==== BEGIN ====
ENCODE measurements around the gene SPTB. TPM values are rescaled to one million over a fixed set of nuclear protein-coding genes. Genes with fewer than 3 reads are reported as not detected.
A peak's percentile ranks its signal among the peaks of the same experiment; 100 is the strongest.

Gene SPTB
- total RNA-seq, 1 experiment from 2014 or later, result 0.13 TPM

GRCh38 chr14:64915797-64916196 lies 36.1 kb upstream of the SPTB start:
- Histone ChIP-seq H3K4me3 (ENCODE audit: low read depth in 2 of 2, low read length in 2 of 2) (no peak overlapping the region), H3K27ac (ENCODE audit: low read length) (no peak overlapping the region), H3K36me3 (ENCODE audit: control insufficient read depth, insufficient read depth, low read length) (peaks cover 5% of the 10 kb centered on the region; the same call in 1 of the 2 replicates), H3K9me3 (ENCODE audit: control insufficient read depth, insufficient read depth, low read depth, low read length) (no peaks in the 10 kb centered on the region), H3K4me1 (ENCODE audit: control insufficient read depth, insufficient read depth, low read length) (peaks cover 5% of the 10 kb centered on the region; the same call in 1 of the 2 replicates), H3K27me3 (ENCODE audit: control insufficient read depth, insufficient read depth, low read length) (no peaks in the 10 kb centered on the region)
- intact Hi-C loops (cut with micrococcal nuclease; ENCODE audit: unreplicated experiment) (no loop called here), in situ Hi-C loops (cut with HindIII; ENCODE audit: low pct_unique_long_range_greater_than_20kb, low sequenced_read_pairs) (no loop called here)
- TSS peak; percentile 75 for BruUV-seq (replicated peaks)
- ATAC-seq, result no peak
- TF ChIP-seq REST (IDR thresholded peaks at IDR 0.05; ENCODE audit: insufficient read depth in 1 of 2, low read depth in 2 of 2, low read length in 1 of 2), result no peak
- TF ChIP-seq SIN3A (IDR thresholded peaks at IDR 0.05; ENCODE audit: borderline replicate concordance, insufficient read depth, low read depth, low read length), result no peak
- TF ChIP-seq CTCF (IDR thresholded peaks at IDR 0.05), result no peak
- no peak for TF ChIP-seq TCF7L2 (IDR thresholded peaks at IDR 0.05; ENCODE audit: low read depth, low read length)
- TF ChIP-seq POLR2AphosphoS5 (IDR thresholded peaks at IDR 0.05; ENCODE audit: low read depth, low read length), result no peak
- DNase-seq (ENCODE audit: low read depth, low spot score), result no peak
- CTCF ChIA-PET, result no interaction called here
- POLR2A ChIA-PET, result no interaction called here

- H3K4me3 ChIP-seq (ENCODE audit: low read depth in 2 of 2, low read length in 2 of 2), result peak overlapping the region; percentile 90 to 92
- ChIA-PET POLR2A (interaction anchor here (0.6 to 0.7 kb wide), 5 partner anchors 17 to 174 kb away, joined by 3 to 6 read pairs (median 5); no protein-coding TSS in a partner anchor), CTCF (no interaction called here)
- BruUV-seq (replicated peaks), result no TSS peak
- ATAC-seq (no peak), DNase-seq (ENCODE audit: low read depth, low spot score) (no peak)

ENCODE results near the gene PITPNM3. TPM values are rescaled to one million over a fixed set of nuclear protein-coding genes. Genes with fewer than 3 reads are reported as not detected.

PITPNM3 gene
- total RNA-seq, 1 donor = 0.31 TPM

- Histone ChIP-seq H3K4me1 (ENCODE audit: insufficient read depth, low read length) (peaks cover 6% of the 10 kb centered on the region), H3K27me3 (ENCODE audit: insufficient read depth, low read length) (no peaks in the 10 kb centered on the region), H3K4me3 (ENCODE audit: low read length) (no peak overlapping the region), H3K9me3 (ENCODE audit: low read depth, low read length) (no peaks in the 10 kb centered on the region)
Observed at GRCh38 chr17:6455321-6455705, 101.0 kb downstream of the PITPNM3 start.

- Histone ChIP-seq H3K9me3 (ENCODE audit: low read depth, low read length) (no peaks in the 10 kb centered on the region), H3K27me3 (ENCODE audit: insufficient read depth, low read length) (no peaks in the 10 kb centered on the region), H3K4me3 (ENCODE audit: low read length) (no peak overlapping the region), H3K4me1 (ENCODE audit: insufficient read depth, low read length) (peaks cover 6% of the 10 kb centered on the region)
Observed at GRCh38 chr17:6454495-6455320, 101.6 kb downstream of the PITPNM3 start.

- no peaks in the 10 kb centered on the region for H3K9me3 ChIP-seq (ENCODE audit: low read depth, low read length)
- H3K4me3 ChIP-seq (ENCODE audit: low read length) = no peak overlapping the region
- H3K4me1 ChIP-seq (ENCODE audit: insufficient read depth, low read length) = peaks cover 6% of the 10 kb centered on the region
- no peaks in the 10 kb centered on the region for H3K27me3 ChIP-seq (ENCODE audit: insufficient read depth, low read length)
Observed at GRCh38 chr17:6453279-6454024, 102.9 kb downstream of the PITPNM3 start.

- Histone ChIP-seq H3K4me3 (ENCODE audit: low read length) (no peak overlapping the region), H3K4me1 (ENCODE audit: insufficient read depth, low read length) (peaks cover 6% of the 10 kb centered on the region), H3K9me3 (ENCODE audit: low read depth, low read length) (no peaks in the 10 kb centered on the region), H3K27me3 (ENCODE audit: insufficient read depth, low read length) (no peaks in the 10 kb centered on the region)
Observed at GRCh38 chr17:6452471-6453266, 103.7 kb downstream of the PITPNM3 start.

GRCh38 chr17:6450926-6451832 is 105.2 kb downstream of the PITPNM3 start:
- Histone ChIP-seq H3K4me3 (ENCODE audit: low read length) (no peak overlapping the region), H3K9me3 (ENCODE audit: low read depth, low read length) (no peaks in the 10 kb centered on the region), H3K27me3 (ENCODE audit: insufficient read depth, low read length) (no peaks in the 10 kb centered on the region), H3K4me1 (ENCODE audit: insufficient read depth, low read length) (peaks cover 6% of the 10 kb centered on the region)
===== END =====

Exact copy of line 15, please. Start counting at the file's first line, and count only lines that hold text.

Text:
- DNase-seq (ENCODE audit: low read depth, low spot score), result no peak